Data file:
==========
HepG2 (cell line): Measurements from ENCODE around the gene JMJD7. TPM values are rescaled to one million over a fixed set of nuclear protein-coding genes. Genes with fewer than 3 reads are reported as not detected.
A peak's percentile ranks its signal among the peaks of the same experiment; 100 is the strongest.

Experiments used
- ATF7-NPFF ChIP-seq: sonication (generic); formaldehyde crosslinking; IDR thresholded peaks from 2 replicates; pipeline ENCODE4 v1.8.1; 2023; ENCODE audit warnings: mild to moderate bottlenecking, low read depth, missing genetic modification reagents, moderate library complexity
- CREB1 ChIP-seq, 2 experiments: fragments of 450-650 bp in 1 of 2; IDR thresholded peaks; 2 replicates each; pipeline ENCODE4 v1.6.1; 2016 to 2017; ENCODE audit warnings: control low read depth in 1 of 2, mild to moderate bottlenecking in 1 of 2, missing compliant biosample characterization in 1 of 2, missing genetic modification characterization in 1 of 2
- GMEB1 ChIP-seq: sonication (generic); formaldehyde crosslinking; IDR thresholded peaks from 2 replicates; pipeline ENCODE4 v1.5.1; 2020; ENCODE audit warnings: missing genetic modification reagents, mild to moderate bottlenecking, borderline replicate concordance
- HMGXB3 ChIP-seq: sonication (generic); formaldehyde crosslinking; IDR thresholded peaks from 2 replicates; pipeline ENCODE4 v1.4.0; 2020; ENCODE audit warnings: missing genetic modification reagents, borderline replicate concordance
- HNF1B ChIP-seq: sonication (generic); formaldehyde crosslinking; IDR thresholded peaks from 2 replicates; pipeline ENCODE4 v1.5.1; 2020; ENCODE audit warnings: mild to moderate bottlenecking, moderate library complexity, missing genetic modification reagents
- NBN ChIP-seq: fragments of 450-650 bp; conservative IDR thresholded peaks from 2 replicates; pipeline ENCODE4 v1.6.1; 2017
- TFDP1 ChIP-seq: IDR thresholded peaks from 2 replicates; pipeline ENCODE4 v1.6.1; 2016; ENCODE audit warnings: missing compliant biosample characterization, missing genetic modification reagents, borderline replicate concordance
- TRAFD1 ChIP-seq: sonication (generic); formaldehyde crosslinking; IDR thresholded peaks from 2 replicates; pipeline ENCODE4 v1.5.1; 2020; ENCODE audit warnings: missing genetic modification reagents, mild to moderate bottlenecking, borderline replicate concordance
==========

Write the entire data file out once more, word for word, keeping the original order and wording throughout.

HepG2 (cell line): Measurements from ENCODE around the gene JMJD7. TPM values are rescaled to one million over a fixed set of nuclear protein-coding genes. Genes with fewer than 3 reads are reported as not detected.
A peak's percentile ranks its signal among the peaks of the same experiment; 100 is the strongest.

Experiments used
- ATF7-NPFF ChIP-seq: sonication (generic); formaldehyde crosslinking; IDR thresholded peaks from 2 replicates; pipeline ENCODE4 v1.8.1; 2023; ENCODE audit warnings: mild to moderate bottlenecking, low read depth, missing genetic modification reagents, moderate library complexity
- CREB1 ChIP-seq, 2 experiments: fragments of 450-650 bp in 1 of 2; IDR thresholded peaks; 2 replicates each; pipeline ENCODE4 v1.6.1; 2016 to 2017; ENCODE audit warnings: control low read depth in 1 of 2, mild to moderate bottlenecking in 1 of 2, missing compliant biosample characterization in 1 of 2, missing genetic modification characterization in 1 of 2
- GMEB1 ChIP-seq: sonication (generic); formaldehyde crosslinking; IDR thresholded peaks from 2 replicates; pipeline ENCODE4 v1.5.1; 2020; ENCODE audit warnings: missing genetic modification reagents, mild to moderate bottlenecking, borderline replicate concordance
- HMGXB3 ChIP-seq: sonication (generic); formaldehyde crosslinking; IDR thresholded peaks from 2 replicates; pipeline ENCODE4 v1.4.0; 2020; ENCODE audit warnings: missing genetic modification reagents, borderline replicate concordance
- HNF1B ChIP-seq: sonication (generic); formaldehyde crosslinking; IDR thresholded peaks from 2 replicates; pipeline ENCODE4 v1.5.1; 2020; ENCODE audit warnings: mild to moderate bottlenecking, moderate library complexity, missing genetic modification reagents
- NBN ChIP-seq: fragments of 450-650 bp; conservative IDR thresholded peaks from 2 replicates; pipeline ENCODE4 v1.6.1; 2017
- TFDP1 ChIP-seq: IDR thresholded peaks from 2 replicates; pipeline ENCODE4 v1.6.1; 2016; ENCODE audit warnings: missing compliant biosample characterization, missing genetic modification reagents, borderline replicate concordance
- TRAFD1 ChIP-seq: sonication (generic); formaldehyde crosslinking; IDR thresholded peaks from 2 replicates; pipeline ENCODE4 v1.5.1; 2020; ENCODE audit warnings: missing genetic modification reagents, mild to moderate bottlenecking, borderline replicate concordance